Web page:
By David Dodd
Here’s the plan—each week, I will blog about a different song, focusing, usually, on the lyrics, but also on some other aspects of the song, including its overall impact—a truly subjective thing. Therefore, the best part, I would hope, would not be anything in particular that I might have to say, but rather, the conversation that may happen via the comments over the course of time—and since all the posts will stay up, you can feel free to weigh in any time on any of the songs! With Grateful Dead lyrics, there’s always a new and different take on what they bring up for each listener, it seems. (I’ll consider requests for particular songs—just private message me!)
A generation was defined by knowing where they were, what they were doing, at the moment they learned of the assassination of John F. Kennedy. I have had a similar experience of the “generation” of Deadheads, over the years, talking with fellow Deadheads about August 9, 1995, the day we learned that Jerry Garcia had died.
I was at work, at the Kraemer Family Library at the University of Colorado, Colorado Springs. The campus is situated high on a bluff overlooking the city of Colorado Springs, with a view to the west of Pike’s Peak, surely one of the most impressive views I have ever spent time with on a regular basis. When a co-worker came to ask if I had heard the news, I first spent a little time online, making sure that it was indeed true, then I had to leave my desk, leave the building, and go for a long walk. I headed for the open space on the bluff above the campus buildings, where you could go and get a long view, and walked for about an hour, I think. My eyes blurred with tears, and the view shimmered.
“Days Between” has come to be an anthem that makes us remember Garcia in a particular way, and, in particular, the days between his birth date of August 1 and his death date of August 9. It’s a fitting song for such thoughts, with its big sweeping chords and its lyrics heavy with nostalgia and longing.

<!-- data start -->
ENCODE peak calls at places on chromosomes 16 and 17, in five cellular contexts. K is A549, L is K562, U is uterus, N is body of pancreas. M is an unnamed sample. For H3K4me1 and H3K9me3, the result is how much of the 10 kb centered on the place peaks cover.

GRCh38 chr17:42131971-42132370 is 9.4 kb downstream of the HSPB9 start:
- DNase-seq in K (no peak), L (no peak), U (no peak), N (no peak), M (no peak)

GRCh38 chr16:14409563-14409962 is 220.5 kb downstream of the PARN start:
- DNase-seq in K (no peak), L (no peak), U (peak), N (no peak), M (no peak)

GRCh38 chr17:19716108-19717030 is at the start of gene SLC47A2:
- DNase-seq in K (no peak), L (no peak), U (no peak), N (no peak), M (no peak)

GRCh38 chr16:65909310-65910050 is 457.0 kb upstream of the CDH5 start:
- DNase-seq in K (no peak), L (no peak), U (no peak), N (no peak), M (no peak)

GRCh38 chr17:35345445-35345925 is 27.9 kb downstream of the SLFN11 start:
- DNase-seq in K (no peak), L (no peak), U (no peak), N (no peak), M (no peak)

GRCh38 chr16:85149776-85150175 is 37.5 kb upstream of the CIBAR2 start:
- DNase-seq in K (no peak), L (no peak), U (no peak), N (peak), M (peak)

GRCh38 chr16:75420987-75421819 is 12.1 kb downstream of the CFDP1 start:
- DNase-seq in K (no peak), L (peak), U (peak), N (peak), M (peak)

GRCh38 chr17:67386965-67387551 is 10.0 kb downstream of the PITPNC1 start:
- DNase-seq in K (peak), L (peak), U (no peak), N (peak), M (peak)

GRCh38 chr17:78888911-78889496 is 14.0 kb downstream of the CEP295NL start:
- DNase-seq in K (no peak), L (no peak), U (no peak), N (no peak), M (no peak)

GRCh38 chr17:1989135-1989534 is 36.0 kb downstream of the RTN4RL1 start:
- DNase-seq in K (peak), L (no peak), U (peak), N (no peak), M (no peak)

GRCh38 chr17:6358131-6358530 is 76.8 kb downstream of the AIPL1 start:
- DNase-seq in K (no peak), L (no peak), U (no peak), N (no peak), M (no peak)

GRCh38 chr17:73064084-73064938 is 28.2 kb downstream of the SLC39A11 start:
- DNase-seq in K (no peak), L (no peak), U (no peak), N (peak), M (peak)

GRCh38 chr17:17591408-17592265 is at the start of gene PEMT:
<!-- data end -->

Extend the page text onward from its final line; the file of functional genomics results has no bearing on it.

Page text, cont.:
There’s a word in German, sehnsucht, that lacks a proper emotional counterpart in English, but which means, roughly, “longing.” It carries a sense of wishing you could see something—see something again, see something at all—that something is missing from your eyes and from your presence. I find that “Days Between” belongs with a raft of songs that induce this feeling in me.
“Days Between,” a late song in the Robert Hunter / Jerry Garcia songbook, was perhaps their last collaboration on a big, significant song, one that ranks with “Dark Star” and “Terrapin Station” as ambitious and intentionally grand. (I was talking the other day with a friend, about Garcia’s playing and songwriting, and the thought came up that Garcia, like few others, was unafraid of grandeur, and could successfully pull it off. Same with Hunter.)
It was first performed on February 22, 1993, at the Oakland Coliseum Arena, the middle show of a three-night run. The night before, they had premiered three other new songs: “Eternity,” “Lazy River Road,” and “Liberty.” Its final performance was on June 24, 1995, at RFK Stadium in Washington, DC. During its relatively short time in the live repertoire, they played it 41 times, always in the second set, and fairly frequently rising out of the Drums.
It appeared like the ghostly ships it describes, as if gradually from a fog and only slowly revealing itself as something very big, towering above everything around. It’s hard to say it any better than Phil Lesh did in his autobiography, Searching for the Sound:
“Achingly nostalgic, ‘Days Between’ evokes the past. The music climbs laboriously out of shadows, growing and peaking with each verse, only to fall back each time in hopeless resignation. When Jerry sings the line ‘when all we ever wanted / was to learn and love and grow’ or ‘gave the best we had to give / how much we’ll never know,’ I am immediately transported decades back in time, to a beautiful spring morning with Jerry, Hunter, Barbara Meier, and Alan Trist—all of us goofing on the sheer exhilaration of being alive. I don’t know whether to weep with joy at the beauty of the vision or with sadness at the impassable chasm of time between the golden past and the often painful present.”
Each verse in the song contains fourteen lines, and each evokes a different season of the year, although not in sequence. The first verse contains the lines “Summer flies and August dies / the world grows dark and mean.” I can’t hear that line without thinking about August West, in Wharf Rat, and, by extension, Garcia himself. “The singing man is at his song / the holy on their knees.” Who is the singing man, if not Garcia, when it comes to Hunter and his words?
There is something wave-like in the repetition Hunter employs with several key phrases: “There were days, and there were days, and there were days between…” like the waves upon the sand. And “when phantom ships with phantom sails set to sea on phantom tides.”
This is a song in which Hunter leaves wide open the individual assignment of meaning, as with many of his lyrics. But there is something so tender in his evocation of the past—of each of our pasts—that I really hesitate to say anything that could possibly put any of that into my own personal box of meaning. So I am going to err, possibly, on the side of not writing enough about this song, in hopes that I might not say too much.
I still miss Jerry. Where were you on August 9, 1995?